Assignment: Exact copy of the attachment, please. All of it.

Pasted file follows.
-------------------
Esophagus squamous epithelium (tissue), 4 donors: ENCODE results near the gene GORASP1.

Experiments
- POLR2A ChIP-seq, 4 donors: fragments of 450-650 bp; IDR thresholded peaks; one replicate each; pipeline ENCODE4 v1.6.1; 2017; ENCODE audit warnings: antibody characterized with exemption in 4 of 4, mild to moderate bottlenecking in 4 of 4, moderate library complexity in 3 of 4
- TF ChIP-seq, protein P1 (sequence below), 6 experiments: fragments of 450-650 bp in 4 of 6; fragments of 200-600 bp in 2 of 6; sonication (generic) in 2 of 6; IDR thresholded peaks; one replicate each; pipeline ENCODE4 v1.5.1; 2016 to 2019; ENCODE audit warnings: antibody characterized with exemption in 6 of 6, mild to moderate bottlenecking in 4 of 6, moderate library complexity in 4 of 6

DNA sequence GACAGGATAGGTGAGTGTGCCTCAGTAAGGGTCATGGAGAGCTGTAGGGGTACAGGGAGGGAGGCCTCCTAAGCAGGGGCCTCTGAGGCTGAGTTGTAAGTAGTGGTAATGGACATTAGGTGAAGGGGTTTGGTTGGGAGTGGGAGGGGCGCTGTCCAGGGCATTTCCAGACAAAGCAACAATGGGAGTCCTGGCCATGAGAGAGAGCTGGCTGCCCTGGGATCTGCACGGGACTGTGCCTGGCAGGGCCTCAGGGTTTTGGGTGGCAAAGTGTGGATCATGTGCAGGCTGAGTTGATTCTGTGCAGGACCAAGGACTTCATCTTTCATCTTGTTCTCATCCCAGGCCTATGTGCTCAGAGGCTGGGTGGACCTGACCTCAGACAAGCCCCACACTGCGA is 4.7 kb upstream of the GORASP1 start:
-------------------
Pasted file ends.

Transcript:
Esophagus squamous epithelium (tissue), 4 donors: ENCODE results near the gene GORASP1.

Experiments
- POLR2A ChIP-seq, 4 donors: fragments of 450-650 bp; IDR thresholded peaks; one replicate each; pipeline ENCODE4 v1.6.1; 2017; ENCODE audit warnings: antibody characterized with exemption in 4 of 4, mild to moderate bottlenecking in 4 of 4, moderate library complexity in 3 of 4
- TF ChIP-seq, protein P1 (sequence below), 6 experiments: fragments of 450-650 bp in 4 of 6; fragments of 200-600 bp in 2 of 6; sonication (generic) in 2 of 6; IDR thresholded peaks; one replicate each; pipeline ENCODE4 v1.5.1; 2016 to 2019; ENCODE audit warnings: antibody characterized with exemption in 6 of 6, mild to moderate bottlenecking in 4 of 6, moderate library complexity in 4 of 6

DNA sequence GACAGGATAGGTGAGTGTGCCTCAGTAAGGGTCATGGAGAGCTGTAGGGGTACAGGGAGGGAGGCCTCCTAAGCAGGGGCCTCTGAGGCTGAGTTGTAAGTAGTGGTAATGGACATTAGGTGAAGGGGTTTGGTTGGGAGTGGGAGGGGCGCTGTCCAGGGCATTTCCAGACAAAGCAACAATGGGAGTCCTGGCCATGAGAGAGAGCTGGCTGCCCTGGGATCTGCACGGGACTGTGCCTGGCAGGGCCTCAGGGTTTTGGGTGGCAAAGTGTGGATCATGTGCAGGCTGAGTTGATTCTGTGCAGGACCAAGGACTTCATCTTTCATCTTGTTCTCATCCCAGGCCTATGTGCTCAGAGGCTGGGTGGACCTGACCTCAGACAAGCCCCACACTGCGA is 4.7 kb upstream of the GORASP1 start: